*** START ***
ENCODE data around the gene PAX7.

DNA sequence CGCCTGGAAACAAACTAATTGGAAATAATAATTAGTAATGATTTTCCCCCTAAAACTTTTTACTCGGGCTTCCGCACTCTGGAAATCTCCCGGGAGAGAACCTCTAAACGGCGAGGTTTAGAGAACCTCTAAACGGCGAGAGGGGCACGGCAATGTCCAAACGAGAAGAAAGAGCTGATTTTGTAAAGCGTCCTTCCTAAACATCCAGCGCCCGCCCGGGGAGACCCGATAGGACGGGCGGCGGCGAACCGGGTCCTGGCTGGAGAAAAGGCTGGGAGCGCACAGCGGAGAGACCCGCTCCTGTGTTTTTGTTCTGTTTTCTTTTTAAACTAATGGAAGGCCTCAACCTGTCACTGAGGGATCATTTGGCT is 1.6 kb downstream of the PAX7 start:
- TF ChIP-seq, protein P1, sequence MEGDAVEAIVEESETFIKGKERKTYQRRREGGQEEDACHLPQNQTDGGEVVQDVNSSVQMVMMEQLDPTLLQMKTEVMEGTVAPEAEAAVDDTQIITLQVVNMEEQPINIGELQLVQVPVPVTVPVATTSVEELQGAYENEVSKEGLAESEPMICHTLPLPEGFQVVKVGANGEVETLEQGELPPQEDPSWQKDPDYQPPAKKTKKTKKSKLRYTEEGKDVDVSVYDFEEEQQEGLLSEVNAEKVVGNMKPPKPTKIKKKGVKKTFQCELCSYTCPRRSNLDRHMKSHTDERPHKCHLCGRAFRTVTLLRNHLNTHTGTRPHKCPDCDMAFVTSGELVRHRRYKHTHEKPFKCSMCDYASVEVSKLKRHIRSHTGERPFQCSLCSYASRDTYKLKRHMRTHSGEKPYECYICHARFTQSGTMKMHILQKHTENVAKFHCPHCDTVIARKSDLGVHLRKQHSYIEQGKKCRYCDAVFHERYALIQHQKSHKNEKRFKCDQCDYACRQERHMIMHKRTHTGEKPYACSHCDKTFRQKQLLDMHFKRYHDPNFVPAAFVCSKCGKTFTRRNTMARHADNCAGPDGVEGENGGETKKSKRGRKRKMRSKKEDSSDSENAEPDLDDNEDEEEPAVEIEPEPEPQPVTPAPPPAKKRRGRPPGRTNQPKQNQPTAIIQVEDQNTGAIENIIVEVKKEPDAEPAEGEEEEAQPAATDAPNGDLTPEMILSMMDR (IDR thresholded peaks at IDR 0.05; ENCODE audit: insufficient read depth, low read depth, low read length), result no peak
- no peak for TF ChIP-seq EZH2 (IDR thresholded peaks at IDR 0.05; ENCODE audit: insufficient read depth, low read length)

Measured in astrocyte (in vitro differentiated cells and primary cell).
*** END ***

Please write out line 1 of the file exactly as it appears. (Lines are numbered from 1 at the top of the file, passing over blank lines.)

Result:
ENCODE data around the gene PAX7.